Discovery of the Leeward Blindsnake, Antillotyphlops geotomus (Thomas, 1966), on St. Eustatius, Caribbean Netherlands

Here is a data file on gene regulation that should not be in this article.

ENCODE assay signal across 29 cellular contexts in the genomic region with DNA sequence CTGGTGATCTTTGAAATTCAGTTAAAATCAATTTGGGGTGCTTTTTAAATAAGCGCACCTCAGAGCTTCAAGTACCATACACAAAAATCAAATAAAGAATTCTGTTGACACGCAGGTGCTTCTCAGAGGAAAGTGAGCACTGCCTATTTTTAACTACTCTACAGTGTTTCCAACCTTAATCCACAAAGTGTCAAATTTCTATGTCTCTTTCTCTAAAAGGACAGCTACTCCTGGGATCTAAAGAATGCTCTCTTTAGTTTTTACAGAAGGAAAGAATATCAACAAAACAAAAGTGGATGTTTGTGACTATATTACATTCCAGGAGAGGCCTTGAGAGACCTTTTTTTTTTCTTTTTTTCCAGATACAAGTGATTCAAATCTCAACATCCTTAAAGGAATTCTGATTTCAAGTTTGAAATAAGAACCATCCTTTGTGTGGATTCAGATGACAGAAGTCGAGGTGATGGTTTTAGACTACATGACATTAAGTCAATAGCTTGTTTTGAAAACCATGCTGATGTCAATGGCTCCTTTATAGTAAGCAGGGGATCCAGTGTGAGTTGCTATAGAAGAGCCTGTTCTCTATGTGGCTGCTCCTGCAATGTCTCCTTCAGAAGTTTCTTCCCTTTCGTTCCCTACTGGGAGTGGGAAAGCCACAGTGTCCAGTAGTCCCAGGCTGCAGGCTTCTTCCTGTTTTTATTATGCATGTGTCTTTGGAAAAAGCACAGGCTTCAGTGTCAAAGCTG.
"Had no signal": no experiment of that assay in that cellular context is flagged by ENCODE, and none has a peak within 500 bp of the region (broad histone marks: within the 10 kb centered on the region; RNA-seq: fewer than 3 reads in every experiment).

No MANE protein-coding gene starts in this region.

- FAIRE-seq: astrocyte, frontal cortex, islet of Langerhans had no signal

The Leeward Blindsnake (Antillotyphlops geotomus) is a near threatened species according to the IUCN Red list (Powell et al., 2016), and was known only to occur on Antigua, Barbuda, St. Kitts, and Nevis, where it is considered a native species (Thomas 1966). Here we report the discovery of A. geotomus on St. Eustatius, Caribbean Netherlands. We obtained a DNA sequence of the mitochondrial 16S rRNA gene from a specimen collected on St. Eustatius in 2018 using the primers 16Sar (5’-CGCCTGTTTATCAAAAACAT-3’) and 16Sbr (5’-CCGGTCTGAACTCAGATCACGT-3’) (Palumbi 1996). The sequence was deposited in Genbank (MT256921). Blast analysis of the sequence resulted in 100% and 99.8% identity to sequences in Genbank of A. geotomus from Nevis (KF993199) and Antigua (AF366789) respectively. A 98.5% identity match was found with its nearest relative Antillotyphlops monastus (AF366708, KF993209). This species identification (A. geotomus) is consistent with the absence of pigment on the underside of the tail, a diagnostic trait of A. geotomus compared with A. monastus (Thomas 1966). The collected specimen had a total length of 125 mm, although they are known to reach lengths of up to 213 mm (Hedges et al. 2014). Furthermore, St. Eustatius is geographically in close proximity to St. Kitts & Nevis, which lie on the same shallow submarine bank only to be separated by the sea after the last ice age. Therefore, A. geotomus is likely native to St. Eustatius and not introduced. The other snake known from the island is the Red-bellied Racer (Alsophis rufiventris, native).